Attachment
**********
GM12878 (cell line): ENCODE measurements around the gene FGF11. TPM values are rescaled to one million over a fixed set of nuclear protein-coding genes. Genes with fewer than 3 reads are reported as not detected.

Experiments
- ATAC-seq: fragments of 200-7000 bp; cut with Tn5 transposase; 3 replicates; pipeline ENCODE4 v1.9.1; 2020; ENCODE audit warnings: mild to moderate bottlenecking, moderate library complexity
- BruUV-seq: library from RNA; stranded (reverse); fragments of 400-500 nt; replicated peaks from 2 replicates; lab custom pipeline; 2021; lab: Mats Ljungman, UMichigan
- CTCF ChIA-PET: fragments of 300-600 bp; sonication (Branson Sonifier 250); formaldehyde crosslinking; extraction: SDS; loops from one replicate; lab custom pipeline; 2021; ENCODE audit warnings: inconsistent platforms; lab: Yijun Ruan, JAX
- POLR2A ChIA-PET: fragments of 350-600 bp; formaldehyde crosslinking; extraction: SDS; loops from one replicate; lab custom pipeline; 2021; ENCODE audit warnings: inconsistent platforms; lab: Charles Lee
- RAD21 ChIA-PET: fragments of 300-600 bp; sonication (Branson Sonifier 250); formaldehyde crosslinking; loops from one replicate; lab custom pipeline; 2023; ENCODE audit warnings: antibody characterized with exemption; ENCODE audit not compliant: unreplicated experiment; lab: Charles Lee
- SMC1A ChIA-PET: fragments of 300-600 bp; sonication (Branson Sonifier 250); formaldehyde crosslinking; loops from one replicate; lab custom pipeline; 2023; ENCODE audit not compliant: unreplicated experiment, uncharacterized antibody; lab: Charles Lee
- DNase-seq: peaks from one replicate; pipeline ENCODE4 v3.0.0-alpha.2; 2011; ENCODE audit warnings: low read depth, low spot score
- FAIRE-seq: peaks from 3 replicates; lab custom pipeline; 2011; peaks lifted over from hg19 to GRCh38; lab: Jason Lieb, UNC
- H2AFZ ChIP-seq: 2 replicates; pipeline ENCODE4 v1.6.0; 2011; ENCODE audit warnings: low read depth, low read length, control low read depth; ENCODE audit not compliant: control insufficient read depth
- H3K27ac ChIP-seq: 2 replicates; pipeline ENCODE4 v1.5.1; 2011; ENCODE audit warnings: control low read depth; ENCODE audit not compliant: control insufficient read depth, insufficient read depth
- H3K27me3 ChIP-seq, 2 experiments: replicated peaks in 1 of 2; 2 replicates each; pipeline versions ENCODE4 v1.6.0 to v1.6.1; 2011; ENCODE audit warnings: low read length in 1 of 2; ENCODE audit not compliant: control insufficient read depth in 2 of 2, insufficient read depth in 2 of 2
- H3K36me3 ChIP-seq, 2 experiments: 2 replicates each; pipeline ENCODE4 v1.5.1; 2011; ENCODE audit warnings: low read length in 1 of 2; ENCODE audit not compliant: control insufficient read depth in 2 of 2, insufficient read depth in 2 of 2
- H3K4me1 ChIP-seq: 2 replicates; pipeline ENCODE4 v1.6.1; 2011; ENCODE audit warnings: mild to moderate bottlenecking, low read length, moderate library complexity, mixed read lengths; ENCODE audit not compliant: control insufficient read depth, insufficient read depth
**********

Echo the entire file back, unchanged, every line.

GM12878 (cell line): ENCODE measurements around the gene FGF11. TPM values are rescaled to one million over a fixed set of nuclear protein-coding genes. Genes with fewer than 3 reads are reported as not detected.

Experiments
- ATAC-seq: fragments of 200-7000 bp; cut with Tn5 transposase; 3 replicates; pipeline ENCODE4 v1.9.1; 2020; ENCODE audit warnings: mild to moderate bottlenecking, moderate library complexity
- BruUV-seq: library from RNA; stranded (reverse); fragments of 400-500 nt; replicated peaks from 2 replicates; lab custom pipeline; 2021; lab: Mats Ljungman, UMichigan
- CTCF ChIA-PET: fragments of 300-600 bp; sonication (Branson Sonifier 250); formaldehyde crosslinking; extraction: SDS; loops from one replicate; lab custom pipeline; 2021; ENCODE audit warnings: inconsistent platforms; lab: Yijun Ruan, JAX
- POLR2A ChIA-PET: fragments of 350-600 bp; formaldehyde crosslinking; extraction: SDS; loops from one replicate; lab custom pipeline; 2021; ENCODE audit warnings: inconsistent platforms; lab: Charles Lee
- RAD21 ChIA-PET: fragments of 300-600 bp; sonication (Branson Sonifier 250); formaldehyde crosslinking; loops from one replicate; lab custom pipeline; 2023; ENCODE audit warnings: antibody characterized with exemption; ENCODE audit not compliant: unreplicated experiment; lab: Charles Lee
- SMC1A ChIA-PET: fragments of 300-600 bp; sonication (Branson Sonifier 250); formaldehyde crosslinking; loops from one replicate; lab custom pipeline; 2023; ENCODE audit not compliant: unreplicated experiment, uncharacterized antibody; lab: Charles Lee
- DNase-seq: peaks from one replicate; pipeline ENCODE4 v3.0.0-alpha.2; 2011; ENCODE audit warnings: low read depth, low spot score
- FAIRE-seq: peaks from 3 replicates; lab custom pipeline; 2011; peaks lifted over from hg19 to GRCh38; lab: Jason Lieb, UNC
- H2AFZ ChIP-seq: 2 replicates; pipeline ENCODE4 v1.6.0; 2011; ENCODE audit warnings: low read depth, low read length, control low read depth; ENCODE audit not compliant: control insufficient read depth
- H3K27ac ChIP-seq: 2 replicates; pipeline ENCODE4 v1.5.1; 2011; ENCODE audit warnings: control low read depth; ENCODE audit not compliant: control insufficient read depth, insufficient read depth
- H3K27me3 ChIP-seq, 2 experiments: replicated peaks in 1 of 2; 2 replicates each; pipeline versions ENCODE4 v1.6.0 to v1.6.1; 2011; ENCODE audit warnings: low read length in 1 of 2; ENCODE audit not compliant: control insufficient read depth in 2 of 2, insufficient read depth in 2 of 2
- H3K36me3 ChIP-seq, 2 experiments: 2 replicates each; pipeline ENCODE4 v1.5.1; 2011; ENCODE audit warnings: low read length in 1 of 2; ENCODE audit not compliant: control insufficient read depth in 2 of 2, insufficient read depth in 2 of 2
- H3K4me1 ChIP-seq: 2 replicates; pipeline ENCODE4 v1.6.1; 2011; ENCODE audit warnings: mild to moderate bottlenecking, low read length, moderate library complexity, mixed read lengths; ENCODE audit not compliant: control insufficient read depth, insufficient read depth